And when I got back I realised they’d just gone out near the estuary anyway, and it was apparently pretty good, of course.

FOTSun 1

When he appeared clad ’round the head with a fresh bandage I knew it was time for bed.  I was trying to enjoy an anti-social break from the festival while smoking a cigarette, listening to The Doors and charging my phone.  I personally had seen the line to get back in after going to the bathroom during Art vs Science’s set, but decided to accept its impossibility.  Greg, on the other hand, up to his eyeballs in cheap liquor decided to vault the fence from the camp-grounds to the festival site.  His haste and inebriation combined to have him plummet head first into one of the fence’s concrete supports.  So that was it for me.  Which was pretty reasonable, really, even at 11pm on the Friday night of a music festival, because I’d been up for 39 hours.  I’ll explain that.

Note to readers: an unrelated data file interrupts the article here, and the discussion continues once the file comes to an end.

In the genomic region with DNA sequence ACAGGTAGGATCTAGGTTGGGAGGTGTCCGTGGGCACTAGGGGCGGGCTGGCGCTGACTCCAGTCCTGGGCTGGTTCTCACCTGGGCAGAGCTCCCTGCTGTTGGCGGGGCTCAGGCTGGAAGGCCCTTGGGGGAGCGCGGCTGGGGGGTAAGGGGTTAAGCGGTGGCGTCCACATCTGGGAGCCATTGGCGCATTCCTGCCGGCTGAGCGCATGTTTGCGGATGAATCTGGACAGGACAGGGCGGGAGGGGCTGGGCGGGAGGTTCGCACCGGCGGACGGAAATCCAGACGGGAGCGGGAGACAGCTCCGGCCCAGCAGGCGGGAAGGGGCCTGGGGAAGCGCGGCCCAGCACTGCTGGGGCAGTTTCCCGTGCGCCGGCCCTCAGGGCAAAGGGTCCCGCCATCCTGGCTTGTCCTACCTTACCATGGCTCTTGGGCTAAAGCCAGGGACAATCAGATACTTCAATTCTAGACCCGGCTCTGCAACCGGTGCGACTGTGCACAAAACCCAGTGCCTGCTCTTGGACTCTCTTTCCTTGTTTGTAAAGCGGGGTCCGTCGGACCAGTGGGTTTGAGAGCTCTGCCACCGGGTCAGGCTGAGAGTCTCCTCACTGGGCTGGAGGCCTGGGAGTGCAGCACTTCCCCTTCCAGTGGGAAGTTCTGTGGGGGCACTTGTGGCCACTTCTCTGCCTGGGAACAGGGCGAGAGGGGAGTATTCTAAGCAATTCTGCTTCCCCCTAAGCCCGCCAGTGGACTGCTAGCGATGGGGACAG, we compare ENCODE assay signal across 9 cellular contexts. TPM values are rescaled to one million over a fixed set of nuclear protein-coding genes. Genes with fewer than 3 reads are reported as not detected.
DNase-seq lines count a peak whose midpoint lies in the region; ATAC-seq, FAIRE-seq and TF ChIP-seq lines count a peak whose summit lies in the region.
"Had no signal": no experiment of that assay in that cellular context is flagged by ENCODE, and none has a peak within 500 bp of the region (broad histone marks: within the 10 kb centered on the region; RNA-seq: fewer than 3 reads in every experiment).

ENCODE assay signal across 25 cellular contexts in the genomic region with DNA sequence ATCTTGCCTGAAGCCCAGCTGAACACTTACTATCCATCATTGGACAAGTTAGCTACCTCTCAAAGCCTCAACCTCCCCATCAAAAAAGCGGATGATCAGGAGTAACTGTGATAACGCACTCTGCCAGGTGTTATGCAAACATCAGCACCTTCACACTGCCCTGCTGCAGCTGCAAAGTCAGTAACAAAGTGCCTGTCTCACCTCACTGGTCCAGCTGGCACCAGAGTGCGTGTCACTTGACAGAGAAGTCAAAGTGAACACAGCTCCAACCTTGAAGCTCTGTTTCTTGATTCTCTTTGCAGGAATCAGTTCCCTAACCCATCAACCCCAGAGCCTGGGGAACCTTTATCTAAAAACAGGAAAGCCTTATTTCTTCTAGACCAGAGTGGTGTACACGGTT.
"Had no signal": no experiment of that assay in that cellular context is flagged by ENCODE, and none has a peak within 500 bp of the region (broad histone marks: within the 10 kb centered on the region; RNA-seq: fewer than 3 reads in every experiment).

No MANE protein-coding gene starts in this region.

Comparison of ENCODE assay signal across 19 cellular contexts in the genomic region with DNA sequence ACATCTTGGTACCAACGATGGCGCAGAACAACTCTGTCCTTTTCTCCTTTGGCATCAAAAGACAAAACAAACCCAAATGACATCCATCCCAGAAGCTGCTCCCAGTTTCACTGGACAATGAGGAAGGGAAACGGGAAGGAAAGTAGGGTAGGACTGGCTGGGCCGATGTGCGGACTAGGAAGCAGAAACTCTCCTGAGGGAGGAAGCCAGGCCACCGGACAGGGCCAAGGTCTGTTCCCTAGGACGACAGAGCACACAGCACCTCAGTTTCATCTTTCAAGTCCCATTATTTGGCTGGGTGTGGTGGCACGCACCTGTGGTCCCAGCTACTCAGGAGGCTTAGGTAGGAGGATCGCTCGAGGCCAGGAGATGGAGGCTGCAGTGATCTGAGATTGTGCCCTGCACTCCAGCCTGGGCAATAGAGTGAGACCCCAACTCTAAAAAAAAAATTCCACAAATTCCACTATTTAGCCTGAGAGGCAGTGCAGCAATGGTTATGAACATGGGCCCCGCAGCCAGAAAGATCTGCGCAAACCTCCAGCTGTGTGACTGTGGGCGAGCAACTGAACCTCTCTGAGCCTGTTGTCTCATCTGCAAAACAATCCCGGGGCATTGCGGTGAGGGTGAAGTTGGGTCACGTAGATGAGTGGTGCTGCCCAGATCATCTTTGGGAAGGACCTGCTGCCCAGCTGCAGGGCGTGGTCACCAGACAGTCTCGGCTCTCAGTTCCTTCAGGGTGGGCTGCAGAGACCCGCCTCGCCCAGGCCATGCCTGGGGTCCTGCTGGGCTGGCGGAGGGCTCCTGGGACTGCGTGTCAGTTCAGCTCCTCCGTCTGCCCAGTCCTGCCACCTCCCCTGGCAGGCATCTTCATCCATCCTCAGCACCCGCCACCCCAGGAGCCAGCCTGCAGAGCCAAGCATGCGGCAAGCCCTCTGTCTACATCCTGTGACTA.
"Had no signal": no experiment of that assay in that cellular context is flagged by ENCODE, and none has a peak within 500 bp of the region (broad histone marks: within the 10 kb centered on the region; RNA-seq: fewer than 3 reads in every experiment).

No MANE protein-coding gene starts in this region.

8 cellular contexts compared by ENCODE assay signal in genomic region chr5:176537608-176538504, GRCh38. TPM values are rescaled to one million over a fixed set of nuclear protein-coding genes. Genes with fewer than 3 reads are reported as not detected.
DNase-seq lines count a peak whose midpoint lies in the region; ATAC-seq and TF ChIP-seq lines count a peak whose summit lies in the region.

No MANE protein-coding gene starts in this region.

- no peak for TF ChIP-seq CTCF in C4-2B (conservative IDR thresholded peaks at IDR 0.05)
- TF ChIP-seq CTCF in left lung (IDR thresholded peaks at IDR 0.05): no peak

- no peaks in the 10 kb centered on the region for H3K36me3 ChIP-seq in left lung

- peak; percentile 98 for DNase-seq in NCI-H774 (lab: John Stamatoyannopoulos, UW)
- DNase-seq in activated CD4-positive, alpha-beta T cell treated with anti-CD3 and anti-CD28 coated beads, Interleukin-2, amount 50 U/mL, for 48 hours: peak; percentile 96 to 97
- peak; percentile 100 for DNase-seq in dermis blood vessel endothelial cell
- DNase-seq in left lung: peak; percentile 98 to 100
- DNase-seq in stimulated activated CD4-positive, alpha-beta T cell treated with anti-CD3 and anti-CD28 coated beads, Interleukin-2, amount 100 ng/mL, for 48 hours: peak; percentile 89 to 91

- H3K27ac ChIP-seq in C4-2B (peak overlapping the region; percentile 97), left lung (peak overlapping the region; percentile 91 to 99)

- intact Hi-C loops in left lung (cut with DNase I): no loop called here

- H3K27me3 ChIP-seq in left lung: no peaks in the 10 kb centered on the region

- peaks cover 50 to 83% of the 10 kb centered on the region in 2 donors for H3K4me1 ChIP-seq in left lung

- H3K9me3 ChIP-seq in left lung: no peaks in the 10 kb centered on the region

Not even possible brain damage can stop a party animal.

I was slumped at my desk at 4.30pm the previous day, psyching myself up for the six hour drive I was immediately to begin after leaving work.  As my editor wandered past I, with a pleading look in my eyes, asked the question: “Ron, can I have an early mark?  I’ve got a six hour drive to get started, and would like to get it over with as soon as possible.”

“Sure,” he said.  “Just make sure Mikarla (chief of staff) has everything she needs from you.”

She had.  And after some banter with colleagues about music festivals cancelled due to poor ticket sales, of which the one I was going to wasn’t, I got out of there faster than a politician dodging questions about a budget blow-out.  Then ran into completely stand-still traffic, of course.